(for more on this see John Rawls about the "veil of ignorance".)

Dave F.

I have said it before and I will say it again - it is simply silly to treat these direct comparisons of some countries to others when there are whole lists of confounding factors. I am far from an expert in this field, but there are quite a few things that could severely skew distributions, including family size, immigration differences, etc.

Besides, is the main goal income equality, or is the goal a wealthy society? We are more wealthy and more productive than all those EU countries in almost every way.

Why do I want America to be like France?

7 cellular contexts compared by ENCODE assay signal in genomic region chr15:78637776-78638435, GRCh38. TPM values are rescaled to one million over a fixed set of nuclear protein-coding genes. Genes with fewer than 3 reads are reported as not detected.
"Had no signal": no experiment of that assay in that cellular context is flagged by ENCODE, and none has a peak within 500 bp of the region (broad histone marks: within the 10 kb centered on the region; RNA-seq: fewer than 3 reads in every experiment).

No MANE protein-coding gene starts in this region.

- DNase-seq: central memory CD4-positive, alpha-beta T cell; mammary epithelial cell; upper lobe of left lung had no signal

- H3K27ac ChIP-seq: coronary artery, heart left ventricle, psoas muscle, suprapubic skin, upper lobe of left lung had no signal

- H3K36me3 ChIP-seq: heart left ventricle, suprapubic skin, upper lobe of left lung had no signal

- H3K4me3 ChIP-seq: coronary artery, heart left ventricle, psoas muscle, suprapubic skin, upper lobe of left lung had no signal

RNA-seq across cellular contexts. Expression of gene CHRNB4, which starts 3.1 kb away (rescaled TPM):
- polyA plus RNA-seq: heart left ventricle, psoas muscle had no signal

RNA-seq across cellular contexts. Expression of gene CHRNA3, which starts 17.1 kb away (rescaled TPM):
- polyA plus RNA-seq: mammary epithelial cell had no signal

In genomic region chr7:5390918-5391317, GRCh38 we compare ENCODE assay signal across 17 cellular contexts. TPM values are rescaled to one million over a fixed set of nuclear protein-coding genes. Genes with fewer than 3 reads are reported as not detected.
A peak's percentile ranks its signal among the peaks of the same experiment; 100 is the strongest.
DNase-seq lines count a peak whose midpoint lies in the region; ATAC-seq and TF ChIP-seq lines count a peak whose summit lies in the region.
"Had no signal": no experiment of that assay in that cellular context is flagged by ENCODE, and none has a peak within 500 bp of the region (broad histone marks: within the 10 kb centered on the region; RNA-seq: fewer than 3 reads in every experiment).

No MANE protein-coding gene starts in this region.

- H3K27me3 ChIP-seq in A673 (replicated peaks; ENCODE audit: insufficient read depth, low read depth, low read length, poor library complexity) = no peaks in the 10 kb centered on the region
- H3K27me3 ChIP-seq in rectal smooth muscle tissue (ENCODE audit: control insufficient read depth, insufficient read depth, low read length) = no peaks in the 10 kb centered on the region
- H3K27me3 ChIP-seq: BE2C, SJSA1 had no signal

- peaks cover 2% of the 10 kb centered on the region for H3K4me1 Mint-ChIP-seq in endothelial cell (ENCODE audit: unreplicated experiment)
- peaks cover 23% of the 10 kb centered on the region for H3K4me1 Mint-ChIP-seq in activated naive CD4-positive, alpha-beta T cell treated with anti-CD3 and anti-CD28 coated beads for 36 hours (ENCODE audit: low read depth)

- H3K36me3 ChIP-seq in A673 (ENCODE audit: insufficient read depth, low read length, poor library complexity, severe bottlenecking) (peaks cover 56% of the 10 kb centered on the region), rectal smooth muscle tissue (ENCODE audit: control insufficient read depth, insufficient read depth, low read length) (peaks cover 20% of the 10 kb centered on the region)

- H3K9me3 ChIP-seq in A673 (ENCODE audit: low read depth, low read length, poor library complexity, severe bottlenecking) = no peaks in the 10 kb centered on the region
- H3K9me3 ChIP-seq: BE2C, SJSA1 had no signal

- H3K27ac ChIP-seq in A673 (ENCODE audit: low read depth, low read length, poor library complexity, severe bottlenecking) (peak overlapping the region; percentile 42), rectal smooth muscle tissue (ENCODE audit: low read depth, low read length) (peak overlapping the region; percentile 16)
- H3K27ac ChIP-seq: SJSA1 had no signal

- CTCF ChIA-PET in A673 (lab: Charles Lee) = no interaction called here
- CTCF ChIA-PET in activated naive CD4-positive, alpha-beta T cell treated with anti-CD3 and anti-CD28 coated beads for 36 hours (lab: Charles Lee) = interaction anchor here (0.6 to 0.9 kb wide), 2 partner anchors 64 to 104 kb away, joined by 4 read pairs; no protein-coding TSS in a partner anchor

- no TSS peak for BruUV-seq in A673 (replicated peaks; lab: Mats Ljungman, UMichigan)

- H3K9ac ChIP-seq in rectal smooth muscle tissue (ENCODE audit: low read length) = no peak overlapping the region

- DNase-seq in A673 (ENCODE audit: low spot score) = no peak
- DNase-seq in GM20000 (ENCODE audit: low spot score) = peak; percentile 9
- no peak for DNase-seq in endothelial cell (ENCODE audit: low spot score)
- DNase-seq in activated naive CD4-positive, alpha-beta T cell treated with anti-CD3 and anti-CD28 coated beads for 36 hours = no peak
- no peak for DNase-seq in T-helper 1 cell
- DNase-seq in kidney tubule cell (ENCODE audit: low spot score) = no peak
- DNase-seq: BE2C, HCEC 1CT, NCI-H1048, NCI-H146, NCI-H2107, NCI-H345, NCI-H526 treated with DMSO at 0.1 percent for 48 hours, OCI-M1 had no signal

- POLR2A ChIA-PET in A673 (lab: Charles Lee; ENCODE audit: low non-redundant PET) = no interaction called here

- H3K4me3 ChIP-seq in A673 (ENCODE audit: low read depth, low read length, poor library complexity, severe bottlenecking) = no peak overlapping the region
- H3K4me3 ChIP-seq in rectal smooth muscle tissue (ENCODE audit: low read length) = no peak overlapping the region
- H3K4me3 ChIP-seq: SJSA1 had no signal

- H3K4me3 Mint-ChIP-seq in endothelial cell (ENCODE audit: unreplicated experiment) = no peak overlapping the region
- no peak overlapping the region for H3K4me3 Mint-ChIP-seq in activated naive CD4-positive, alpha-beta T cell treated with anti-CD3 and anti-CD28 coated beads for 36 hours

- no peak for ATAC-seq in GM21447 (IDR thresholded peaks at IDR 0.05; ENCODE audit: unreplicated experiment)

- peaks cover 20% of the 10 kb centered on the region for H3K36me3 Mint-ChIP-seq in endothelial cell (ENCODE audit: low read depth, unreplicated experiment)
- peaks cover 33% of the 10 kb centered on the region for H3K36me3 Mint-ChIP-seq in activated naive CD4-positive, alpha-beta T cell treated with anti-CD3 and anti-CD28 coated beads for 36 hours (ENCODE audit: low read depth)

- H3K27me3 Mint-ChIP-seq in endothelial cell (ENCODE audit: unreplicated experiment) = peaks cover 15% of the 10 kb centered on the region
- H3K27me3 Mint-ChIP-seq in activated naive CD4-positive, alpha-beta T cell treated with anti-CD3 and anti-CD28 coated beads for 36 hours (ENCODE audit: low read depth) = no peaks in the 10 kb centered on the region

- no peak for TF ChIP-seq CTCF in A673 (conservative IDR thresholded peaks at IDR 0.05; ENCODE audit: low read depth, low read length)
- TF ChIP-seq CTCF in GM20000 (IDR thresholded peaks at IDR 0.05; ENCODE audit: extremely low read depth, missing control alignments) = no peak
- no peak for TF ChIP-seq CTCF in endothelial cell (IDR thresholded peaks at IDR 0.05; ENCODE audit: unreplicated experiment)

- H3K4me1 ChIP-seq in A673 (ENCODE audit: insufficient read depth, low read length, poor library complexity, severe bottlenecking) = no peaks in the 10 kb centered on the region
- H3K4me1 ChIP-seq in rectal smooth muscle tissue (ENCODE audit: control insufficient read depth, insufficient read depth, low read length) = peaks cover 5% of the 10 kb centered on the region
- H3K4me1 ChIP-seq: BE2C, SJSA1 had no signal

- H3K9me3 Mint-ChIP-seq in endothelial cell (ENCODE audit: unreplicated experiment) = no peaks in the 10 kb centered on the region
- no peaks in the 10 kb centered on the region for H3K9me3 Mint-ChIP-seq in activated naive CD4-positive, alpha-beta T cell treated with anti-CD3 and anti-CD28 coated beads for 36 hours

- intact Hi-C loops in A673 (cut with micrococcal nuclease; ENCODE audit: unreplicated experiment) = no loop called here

Andreas Moser

Have you been to France? Have you tasted the food, seen the girls and listened to the language. There are many reasons why I would like every place to be like France.


I have lived in France (and the UK and spent a deal of time in the other Western European countries) and though I find many points in their favor their economic and political systems are not among them. France of course did not always have the political and economic orientation it has now and was always apparently a nice place in many ways. I think it's more the customs and culture, the gustatory approach to life which gives France it's positive character, this it has had for the last few hundred years at least.

As to the women, I found European women different on average from those in the U.S. in that they don't expect as much from a man. British on the whole I found most congenial if you want an easy, comfortable relationship and British men (who only seem to really want a girlfriend to drive them home from the pub when they've drunk too much) aren't much competition.